“Increased sediment in waterways can injure, suffocate, or kill aquatic life; damage aquatic ecosystems; and cause significant harm to drinking water treatment systems. To avoid these harms to the environment and public health, parties responsible for construction of solar farms are required to get construction stormwater permits under the Clean Water Act and comply with the terms of those permits,” the agencies said.
The fines for the four solar farms--located in Illinois, Alabama, and Idaho--total $1.34 million. This action from the DOJ and EPA results from increasing community backlash against the environmental footprint of utility-scale renewables installations.
“The development of solar energy is a key component of this Administration’s efforts to combat climate change,” Acting Assistant Administrator Larry Starfield of the EPA’s Office of Enforcement and Compliance Assurance told Power Magazine. “These settlements send an important message to the site owners of solar farm projects that these facilities must be planned and built in compliance with all environmental laws, including those that prevent the discharge of sediment into local waters during construction.”
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Two sites have been added to Rolls Royce SMR's factory shortlist. "In July the company announced six potential locations for the factory, saying the shortlist was selected against a clear set of criteria, picked from more than 100 submissions from local enterprise partnerships and development agencies," reports World Nuclear News. "They were: Sunderland in Tyne and Wear, Richmond in North Yorkshire, Deeside in Wales, Ferrybridge in Yorkshire, Stallingborough in Lincolnshire and Carlisle in Cumbria. Two more locations - Shotton, Deeside, in North Wales and Teesworks, Redcar, in north east England - have now been added after the sites met the shortlist criteria for the first of three expected factories in the UK, which will produce the vessels for the 470 MWe pressurised water reactor."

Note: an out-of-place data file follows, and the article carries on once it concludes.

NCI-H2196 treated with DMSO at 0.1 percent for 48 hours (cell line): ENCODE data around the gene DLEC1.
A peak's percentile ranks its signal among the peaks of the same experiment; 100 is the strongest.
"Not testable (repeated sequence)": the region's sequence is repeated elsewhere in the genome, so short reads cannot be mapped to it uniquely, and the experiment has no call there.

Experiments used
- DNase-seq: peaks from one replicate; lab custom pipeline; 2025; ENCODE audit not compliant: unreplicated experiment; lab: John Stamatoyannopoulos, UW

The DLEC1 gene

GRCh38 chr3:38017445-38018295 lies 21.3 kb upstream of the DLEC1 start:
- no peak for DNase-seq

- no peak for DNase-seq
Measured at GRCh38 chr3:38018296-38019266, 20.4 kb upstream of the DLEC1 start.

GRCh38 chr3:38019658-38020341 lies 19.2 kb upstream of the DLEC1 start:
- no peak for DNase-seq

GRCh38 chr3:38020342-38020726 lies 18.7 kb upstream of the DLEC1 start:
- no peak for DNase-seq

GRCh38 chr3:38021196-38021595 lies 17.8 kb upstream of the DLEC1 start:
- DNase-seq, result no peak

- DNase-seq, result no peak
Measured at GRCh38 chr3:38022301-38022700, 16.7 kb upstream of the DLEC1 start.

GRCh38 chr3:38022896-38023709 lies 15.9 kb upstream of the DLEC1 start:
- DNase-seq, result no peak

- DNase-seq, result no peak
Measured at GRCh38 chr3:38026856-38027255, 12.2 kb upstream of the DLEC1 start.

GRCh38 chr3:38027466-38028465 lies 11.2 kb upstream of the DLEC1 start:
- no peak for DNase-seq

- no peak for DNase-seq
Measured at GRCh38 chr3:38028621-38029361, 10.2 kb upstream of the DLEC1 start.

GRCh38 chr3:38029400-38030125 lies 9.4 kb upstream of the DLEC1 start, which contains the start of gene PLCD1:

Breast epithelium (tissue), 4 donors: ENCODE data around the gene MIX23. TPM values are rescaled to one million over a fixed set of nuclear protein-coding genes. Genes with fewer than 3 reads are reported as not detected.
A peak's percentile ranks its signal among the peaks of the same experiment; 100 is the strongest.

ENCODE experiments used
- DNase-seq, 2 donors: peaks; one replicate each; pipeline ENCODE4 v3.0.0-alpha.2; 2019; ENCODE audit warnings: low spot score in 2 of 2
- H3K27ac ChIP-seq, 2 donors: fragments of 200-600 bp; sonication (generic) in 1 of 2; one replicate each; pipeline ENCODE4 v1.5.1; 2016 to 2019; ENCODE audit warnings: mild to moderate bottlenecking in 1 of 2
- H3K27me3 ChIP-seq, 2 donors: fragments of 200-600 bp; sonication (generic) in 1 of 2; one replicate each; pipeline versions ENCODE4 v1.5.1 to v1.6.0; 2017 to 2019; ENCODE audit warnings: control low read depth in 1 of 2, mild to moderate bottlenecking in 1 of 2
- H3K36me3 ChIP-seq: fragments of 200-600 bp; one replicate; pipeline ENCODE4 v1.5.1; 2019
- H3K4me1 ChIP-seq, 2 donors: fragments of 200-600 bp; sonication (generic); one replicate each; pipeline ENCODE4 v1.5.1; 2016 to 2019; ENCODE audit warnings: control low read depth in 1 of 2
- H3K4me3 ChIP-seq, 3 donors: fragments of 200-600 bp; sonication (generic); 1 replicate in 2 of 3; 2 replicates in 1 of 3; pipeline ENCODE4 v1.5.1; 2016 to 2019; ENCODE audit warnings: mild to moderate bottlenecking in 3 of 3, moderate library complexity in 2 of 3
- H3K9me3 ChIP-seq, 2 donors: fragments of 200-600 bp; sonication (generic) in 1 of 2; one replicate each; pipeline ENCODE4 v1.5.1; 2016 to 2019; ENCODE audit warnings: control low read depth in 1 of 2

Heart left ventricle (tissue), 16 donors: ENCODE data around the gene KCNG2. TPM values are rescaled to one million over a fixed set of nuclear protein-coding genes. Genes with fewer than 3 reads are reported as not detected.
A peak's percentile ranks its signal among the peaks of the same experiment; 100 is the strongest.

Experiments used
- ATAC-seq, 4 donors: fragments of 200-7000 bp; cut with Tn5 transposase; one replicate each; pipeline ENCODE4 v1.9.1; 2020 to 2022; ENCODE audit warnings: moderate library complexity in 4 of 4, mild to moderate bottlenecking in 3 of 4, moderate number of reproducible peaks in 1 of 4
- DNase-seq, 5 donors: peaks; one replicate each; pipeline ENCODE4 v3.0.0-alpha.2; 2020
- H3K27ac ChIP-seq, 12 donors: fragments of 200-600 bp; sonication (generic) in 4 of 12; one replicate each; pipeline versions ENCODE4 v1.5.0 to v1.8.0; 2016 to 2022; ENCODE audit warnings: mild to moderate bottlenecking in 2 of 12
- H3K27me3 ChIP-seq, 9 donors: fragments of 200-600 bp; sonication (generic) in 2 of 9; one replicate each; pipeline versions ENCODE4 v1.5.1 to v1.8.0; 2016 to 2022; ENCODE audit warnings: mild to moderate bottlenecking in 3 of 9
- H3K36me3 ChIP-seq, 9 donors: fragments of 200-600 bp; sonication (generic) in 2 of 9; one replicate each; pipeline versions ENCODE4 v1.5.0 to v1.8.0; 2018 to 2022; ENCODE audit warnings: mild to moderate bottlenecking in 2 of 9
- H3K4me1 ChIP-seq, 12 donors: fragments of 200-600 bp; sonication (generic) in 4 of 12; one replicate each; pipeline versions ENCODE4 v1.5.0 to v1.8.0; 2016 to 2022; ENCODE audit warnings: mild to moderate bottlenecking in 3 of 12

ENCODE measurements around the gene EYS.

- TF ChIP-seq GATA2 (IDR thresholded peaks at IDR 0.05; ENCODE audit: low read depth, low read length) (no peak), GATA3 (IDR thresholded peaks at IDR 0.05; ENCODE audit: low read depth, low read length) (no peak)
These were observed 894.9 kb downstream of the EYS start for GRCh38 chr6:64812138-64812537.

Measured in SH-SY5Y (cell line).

The White House has asked congress for $500 million to modernize the Strategic Petroleum Reserve. "The emergency crude stockpile played a key role in President Joe Biden's efforts to mitigate global supply disruptions caused by Russia's invasion of Ukraine and help lower fuel costs. The Department of Energy earlier in the month completed the largest-ever drawdown from the SPR, satisfying Biden's historic commitment to release 180 million barrels, or roughly 1 million b/d beginning in April," reports S&P Global.
Oil tumbled over fears of rate hikes. "Oil prices fell more than 3% on Thursday, with demand squeezed by mounting COVID-19 cases in China and fears of more aggressive hikes in U.S. interest rates. Brent crude fell $3.08 to settle at $89.78 a barrel, down 3.3%. U.S. West Texas Intermediate (WTI) crude slid $3.95, or 4.6%, to settle at $81.64 per barrel," reports Reuters. "It's kind of a triple whammy. We've got COVID-19 cases rising in China, interest rates are continuing to rise here in the U.S. and now we've got technical weakness in the market," Dennis Kissler, senior vice president of trading at BOK Financial told Reuters.